Alphabetically arranged entries discuss the lives, works, and critical reception of more than 150 African American women writers. African American women writers published extensively during the Harlem Renaissance and have been extraordinarily prolific since the 1970s. This book surveys the world of African American women writers. Included are alphabetically arranged entries on more than 150 novelists, poets, playwrights, short fiction writers, autobiographers, essayists, and influential scholars. The Encyclopedia covers established contemporary authors such as Toni Morrison and Gloria Naylor, along with a range of neglected and emerging figures.
This encyclopedia comprises descriptive essays documenting the ways in which people of African descent have been victimized by oppressive laws enacted by local, state, and federal authorities in the United States. It presents a frank and comprehensive view of how Americans of African descent have come to be viewed as synonymous with criminality, representing an essential learning resource for all American citizens, regardless of race or age.
A full-text collection of over 3,400 major scholarly journals and over 100,000 scholarly monographs. The digitized archive includes the first issue published for each journal (some are from 1665 to the present); but excludes the most recent 2 to 5 years for most journals.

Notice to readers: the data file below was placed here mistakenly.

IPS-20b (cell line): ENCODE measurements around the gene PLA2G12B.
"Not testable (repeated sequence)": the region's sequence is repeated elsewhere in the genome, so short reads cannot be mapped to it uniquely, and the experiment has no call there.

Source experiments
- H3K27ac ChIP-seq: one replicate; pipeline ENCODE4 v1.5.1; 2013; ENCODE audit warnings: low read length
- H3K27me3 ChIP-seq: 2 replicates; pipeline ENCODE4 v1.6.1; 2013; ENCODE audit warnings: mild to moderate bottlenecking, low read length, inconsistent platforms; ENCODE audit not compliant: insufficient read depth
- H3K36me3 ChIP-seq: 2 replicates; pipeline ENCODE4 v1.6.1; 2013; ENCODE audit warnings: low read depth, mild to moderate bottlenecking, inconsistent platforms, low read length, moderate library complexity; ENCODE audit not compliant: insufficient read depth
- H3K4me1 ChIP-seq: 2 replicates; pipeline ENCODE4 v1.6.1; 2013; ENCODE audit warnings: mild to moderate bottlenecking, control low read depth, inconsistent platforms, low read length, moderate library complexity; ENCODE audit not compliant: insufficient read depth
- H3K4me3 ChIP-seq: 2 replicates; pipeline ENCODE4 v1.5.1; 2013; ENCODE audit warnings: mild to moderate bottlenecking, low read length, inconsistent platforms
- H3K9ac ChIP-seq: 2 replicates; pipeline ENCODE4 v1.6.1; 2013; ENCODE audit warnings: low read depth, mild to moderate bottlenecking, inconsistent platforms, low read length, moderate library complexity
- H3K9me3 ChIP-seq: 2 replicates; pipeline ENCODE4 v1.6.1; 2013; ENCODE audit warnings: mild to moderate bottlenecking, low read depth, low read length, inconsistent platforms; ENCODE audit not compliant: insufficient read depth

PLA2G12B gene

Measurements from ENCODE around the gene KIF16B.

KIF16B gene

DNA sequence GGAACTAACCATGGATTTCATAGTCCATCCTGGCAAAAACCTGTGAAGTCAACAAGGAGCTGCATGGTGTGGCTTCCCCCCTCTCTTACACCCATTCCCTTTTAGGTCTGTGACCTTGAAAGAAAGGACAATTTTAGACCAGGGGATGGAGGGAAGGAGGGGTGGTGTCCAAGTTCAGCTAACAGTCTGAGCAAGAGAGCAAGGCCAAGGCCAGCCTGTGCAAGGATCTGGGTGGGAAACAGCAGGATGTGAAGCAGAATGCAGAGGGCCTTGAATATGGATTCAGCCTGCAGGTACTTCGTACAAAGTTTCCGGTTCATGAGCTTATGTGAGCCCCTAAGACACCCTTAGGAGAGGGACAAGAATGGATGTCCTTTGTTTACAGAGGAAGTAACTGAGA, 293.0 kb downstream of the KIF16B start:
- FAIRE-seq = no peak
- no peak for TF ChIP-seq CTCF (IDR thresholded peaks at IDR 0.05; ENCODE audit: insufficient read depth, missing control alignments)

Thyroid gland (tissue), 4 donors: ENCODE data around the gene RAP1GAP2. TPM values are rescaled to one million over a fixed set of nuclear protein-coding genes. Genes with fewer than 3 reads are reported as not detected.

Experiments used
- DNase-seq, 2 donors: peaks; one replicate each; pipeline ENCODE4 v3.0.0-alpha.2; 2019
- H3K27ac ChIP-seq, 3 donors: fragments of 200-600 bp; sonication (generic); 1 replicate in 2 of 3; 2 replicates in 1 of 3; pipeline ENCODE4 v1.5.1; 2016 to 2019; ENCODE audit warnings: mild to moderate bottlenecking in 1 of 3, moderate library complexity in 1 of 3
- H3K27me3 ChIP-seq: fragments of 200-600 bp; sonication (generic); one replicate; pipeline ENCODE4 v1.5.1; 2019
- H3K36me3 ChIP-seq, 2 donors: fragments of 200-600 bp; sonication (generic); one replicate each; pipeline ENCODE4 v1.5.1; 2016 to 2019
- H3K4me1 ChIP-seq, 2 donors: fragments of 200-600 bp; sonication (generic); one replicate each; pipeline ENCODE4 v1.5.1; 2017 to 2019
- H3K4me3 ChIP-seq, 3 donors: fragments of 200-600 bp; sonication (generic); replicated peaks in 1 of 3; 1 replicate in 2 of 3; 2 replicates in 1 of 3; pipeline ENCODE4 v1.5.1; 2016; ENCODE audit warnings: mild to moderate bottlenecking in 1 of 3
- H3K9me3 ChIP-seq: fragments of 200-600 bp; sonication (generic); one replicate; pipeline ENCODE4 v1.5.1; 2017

An excellent starting point for research across a broad stretch of academic subjects with thousands of full-text journals and abstracted and indexed journals. This database is sourced with PDF images for the great majority of journals; many of these PDFs are native (searchable) or scanned-in-color.
MLA International Bibliography covers literature, language and linguistics, folklore, film, literary theory and criticism, dramatic arts, as well as the historical aspects of printing and publishing. Listings on rhetoric and composition and the history, theory and practice of teaching language and literature are also included.
Provides full text online access to the complete 250-plus volumes of Cambridge Histories reference series. Provides political, economic and social history, philosophy and literature of selected countries and subjects. Use the lower "Search Cambridge Histories" search box to find Luther-held content.
The Black Women's Studies (BWST) Booklist connects foundational texts of critical race and gender scholarship to newer publications. This comprehensive bibliography identifies long-term trends and places recent contributions in historical context.
The Hutchins Center for African & African American Research supports research on the history and culture of people of African descent the world over and provides a forum for collaboration and the ongoing exchange of ideas. The Hutchins Center sponsors visiting fellows, art exhibitions, publications, research projects, archives, readings, conferences, and new media initiatives that respond to and excite interest in established and emerging channels of inquiry in African and African American research.